Unions vow to continue

Unions have vowed to continue the campaign against the Howard government's industrial relations laws, following successful national protests at more than three hundred venues across Australia and the involvement of more than 264,000 people (with Perth and other WA rally attendances yet to be included).

The ACTU said that significant numbers of workers rallied across Australia today despite intimidation from the federal government and strong pressure to stay at work from many employers.

Under the new IR laws workers can be docked four hours pay for any unauthorised work stoppage and in businesses with less than 100 employees, workers have no protection from being sacked unfairly and can be sacked without warning.

Earlier this week, a Commonwealth public servant, Greg McCarron, was also forced to appeal to a Full Bench of the Federal Court just for the right to use his leave entitlements to attend today's protest against the government's IR laws.

In Melbourne, unions estimate that 60,000 people turned out at the MCG with Sharan Burrow, ACTU President, opening the rally by listing some of the unfair aspects of the new laws including the loss of protection from being sacked unfairly for millions of workers: 'The Howard government wants Australians, to 'sit down and shut up', and take what the employer offers ... You can be sacked without rhyme or reason and you have no right to defend yourself.'

"Kim Beazley received a rousing cheer when he promised that a future Labor government would tear up the IR laws."

'With AWA individual contracts, we are now a nation where employers can say, 'take it or leave it.' It is a fact that every AWA made under these laws has removed award conditions. Overtime pay, penalty rates, public holiday rates - these are all being systematically stripped away,' said Ms Burrow.

Speaking at the MCG rally and to the national broadcast, ACTU Secretary Greg Combet said: 'It is undeniable that the longer these laws are in place, the more people will be directly affected. We are not engaging in a scare campaign as we have been accused by the government. Our aim is to win the support of Australian people by telling them the facts.'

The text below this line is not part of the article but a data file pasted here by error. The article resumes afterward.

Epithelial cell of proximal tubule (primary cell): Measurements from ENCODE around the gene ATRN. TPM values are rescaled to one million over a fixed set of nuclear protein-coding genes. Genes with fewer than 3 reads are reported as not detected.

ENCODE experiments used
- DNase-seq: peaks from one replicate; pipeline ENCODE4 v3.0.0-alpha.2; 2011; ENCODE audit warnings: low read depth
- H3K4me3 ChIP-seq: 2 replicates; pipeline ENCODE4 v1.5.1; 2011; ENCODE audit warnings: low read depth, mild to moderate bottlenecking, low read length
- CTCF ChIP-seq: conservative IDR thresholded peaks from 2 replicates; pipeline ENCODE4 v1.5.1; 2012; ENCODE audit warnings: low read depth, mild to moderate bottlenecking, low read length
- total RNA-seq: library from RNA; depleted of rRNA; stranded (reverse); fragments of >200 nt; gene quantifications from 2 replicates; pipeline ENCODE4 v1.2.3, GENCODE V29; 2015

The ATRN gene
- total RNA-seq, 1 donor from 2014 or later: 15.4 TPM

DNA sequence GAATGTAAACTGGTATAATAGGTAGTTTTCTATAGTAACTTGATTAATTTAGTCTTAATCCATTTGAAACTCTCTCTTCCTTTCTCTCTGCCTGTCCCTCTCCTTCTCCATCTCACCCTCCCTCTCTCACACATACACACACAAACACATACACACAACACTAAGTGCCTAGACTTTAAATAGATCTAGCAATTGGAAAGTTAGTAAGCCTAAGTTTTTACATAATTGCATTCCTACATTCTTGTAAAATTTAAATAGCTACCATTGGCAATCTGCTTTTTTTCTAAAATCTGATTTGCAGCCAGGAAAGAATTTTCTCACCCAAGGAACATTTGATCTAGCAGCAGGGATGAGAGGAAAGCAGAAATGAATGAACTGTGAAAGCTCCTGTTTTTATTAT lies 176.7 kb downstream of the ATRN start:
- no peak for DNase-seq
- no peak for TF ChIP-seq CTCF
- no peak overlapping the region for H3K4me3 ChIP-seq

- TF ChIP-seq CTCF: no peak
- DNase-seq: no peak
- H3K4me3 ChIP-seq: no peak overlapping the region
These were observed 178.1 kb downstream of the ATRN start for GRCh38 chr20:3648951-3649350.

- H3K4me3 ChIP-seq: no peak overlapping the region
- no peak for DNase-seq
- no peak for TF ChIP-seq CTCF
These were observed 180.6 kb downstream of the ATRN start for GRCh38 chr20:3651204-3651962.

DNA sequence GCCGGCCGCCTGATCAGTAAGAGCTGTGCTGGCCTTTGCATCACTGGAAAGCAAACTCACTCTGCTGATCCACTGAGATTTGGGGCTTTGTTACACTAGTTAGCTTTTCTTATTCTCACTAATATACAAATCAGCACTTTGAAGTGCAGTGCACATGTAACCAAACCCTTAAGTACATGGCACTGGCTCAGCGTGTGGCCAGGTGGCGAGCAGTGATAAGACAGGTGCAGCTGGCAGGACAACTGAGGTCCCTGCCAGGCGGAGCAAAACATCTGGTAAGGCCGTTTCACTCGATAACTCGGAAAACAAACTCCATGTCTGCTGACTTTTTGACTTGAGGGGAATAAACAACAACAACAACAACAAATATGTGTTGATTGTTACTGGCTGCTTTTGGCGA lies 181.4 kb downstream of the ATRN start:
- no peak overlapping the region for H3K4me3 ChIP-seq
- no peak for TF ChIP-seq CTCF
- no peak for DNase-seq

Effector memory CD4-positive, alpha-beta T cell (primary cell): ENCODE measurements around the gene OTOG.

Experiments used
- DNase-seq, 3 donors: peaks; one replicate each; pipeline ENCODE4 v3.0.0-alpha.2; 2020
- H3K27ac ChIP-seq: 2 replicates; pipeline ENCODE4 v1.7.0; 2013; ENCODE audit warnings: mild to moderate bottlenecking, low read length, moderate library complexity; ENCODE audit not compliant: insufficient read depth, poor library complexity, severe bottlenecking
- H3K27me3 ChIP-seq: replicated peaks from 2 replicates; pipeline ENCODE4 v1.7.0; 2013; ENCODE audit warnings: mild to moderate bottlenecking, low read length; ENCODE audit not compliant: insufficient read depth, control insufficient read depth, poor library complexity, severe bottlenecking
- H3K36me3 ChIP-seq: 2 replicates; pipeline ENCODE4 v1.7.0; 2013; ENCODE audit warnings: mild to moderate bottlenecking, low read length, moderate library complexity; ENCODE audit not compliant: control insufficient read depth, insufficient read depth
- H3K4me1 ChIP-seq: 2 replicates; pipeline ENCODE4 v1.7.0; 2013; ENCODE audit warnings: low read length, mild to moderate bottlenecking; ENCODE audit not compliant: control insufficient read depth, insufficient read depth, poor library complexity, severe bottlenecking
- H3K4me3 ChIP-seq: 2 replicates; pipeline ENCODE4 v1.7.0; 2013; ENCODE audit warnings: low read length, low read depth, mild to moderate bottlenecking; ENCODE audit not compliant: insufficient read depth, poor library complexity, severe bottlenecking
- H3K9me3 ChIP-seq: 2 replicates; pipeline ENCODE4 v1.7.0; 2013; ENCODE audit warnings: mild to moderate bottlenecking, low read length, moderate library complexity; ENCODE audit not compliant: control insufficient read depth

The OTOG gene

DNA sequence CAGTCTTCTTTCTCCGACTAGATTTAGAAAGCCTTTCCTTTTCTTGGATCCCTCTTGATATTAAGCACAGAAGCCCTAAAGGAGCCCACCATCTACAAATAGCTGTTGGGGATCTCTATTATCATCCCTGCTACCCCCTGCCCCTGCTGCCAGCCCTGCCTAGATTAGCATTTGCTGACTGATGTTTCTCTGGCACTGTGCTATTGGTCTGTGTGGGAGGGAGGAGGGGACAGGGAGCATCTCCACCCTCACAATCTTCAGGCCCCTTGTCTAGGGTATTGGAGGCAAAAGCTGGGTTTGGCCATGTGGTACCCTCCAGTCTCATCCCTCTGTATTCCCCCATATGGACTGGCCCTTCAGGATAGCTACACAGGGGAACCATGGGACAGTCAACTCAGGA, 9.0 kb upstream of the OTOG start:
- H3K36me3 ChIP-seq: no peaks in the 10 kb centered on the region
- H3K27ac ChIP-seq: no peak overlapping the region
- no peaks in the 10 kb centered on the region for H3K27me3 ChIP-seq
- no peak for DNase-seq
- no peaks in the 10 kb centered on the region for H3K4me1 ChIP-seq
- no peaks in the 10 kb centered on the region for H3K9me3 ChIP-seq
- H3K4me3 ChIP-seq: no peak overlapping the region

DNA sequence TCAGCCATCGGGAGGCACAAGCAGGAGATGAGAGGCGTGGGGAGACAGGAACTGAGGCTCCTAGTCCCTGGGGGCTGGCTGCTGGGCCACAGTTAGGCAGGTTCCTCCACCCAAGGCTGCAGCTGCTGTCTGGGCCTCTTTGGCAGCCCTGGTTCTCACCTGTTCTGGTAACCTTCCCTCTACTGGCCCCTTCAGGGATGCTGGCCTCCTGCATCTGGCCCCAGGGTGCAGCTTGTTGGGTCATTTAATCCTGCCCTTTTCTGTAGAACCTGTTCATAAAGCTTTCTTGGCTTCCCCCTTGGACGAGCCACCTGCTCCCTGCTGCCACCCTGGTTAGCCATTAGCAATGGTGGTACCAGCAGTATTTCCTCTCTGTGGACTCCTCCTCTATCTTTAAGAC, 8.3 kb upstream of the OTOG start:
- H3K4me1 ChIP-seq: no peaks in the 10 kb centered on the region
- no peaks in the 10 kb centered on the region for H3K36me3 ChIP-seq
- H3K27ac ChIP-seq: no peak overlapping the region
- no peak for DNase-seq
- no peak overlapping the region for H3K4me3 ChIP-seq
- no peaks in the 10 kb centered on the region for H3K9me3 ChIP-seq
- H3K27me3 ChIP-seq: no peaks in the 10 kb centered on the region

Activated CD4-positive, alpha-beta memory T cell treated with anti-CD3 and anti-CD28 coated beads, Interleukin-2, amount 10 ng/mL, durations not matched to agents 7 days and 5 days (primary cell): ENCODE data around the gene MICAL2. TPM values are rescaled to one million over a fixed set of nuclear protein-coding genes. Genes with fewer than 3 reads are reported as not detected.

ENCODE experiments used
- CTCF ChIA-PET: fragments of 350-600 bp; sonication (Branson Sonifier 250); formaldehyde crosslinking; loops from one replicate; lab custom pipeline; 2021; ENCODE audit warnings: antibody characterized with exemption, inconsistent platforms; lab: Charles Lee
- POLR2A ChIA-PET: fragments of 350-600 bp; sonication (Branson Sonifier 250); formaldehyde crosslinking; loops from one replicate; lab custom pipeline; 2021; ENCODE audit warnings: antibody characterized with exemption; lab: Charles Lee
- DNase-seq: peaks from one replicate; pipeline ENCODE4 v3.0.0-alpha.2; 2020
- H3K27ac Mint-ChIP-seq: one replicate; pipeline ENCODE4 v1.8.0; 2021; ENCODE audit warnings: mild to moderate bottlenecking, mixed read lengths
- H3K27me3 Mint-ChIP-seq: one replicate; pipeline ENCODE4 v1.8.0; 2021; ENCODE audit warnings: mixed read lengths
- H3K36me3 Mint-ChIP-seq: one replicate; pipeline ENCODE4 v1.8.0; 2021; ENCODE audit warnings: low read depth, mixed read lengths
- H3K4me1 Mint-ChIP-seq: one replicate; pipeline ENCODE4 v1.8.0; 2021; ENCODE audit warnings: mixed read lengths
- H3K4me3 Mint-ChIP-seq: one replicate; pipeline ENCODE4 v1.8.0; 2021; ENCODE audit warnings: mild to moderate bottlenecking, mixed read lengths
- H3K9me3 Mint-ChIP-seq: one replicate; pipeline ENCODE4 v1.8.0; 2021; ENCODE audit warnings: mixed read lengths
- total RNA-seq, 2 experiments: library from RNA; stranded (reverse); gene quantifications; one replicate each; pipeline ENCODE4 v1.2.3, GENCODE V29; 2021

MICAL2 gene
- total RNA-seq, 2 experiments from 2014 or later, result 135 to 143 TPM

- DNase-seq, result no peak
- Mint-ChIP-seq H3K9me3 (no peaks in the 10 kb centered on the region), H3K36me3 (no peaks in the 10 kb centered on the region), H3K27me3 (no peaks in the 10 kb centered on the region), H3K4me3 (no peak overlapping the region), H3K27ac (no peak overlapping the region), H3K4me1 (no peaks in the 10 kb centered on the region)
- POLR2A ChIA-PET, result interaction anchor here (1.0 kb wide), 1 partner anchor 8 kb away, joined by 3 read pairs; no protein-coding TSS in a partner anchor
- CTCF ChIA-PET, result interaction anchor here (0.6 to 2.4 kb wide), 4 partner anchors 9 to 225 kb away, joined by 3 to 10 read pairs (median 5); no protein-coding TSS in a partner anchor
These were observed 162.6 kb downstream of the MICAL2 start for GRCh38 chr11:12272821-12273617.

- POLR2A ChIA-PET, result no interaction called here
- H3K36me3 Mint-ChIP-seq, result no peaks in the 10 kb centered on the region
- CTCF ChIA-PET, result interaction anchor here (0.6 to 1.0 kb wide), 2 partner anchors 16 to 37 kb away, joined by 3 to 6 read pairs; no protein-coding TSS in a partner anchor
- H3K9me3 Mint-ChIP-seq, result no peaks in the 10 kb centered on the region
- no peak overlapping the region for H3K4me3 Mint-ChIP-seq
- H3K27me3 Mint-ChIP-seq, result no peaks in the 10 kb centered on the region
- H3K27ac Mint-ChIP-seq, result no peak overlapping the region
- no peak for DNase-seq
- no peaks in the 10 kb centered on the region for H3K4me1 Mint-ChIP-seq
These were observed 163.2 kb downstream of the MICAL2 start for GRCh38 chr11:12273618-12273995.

Mr Combet revealed that the unions' would embark on a renewed push to overturn the IR laws with a concerted effort to win community support for a change of government: 'We will campaign in the wider community and ask people to vote for change. What we do now is not just for us, but also for our children and for future generations ... I am confident of our capacity to win.'

ALP Leader Kim Beazley addressed the national protest and received a rousing cheer from the crowd when he promised that a future Labor government would tear up the IR laws. Victorian Premier Steve Bracks also addressed the Melbourne rally, saying that the new laws are putting further pressure on working families.

Rocker Jimmy Barnes closed the unions' national rally satellite broadcast to an appreciative crowd with a terrific rendition of his famous song, 'Working Class Man'.

Qld Premier Peter Beattie addressed the Brisbane rally. NSW Premier Morris Iemma addressed the Sydney protest.

Union initial crowd estimates: 264,000 in total (not including Perth and WA rallies): Melbourne - 60,000 people; Victoria regions - 5,000; NSW - 116,000 including 40,000 in Sydney CBD; Canberra - 4,000; Adelaide - 30,000; SA regions - 1,000; Darwin - 2,500, NT regions - 500; Brisbane - 20,000; QLD regions - 25,000.


Fay Gervasoni is a member of the Evatt Foundation's executive committee.


Also on the Evatt site:

Also on the Evatt site about the IR changes: